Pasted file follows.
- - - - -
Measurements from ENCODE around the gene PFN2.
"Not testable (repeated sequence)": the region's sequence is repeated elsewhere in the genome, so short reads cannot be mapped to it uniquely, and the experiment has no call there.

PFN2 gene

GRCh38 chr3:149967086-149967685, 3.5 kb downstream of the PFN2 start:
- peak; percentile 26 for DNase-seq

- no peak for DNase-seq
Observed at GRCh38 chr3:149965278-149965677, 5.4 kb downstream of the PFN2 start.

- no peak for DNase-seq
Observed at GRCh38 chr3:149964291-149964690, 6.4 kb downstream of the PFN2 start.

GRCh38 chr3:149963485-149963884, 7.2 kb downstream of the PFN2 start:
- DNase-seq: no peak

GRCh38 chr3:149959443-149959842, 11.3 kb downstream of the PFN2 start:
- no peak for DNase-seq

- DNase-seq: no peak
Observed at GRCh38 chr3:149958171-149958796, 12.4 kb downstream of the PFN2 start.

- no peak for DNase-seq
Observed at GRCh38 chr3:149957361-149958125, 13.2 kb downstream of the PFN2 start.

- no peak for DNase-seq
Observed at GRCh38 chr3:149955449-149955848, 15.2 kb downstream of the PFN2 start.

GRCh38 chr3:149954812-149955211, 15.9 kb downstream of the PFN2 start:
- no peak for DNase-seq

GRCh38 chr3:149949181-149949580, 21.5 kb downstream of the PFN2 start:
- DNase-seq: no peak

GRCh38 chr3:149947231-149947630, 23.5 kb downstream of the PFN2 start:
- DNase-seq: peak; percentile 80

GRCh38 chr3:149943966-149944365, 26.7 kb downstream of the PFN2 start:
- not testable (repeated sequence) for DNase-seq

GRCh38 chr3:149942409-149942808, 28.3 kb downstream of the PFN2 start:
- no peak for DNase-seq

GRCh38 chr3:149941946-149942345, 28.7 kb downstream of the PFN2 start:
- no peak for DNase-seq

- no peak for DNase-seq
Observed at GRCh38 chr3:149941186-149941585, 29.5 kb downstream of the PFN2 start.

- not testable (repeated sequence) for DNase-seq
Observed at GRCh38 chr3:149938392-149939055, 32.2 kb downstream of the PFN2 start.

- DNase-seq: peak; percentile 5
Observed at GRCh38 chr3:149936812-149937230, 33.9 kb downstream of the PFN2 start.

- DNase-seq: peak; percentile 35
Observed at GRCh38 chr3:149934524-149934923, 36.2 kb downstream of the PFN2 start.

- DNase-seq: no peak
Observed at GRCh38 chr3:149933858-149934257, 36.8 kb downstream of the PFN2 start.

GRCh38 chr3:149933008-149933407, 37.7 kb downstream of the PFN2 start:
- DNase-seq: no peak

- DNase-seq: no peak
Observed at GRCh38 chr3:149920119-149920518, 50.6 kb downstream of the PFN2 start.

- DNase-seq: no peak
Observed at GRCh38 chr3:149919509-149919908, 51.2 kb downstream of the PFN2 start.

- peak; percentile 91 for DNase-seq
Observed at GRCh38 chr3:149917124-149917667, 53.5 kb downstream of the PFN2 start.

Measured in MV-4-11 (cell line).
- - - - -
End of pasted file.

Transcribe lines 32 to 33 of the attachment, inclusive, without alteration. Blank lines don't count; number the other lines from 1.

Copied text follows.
- no peak for DNase-seq
Observed at GRCh38 chr3:149941186-149941585, 29.5 kb downstream of the PFN2 start.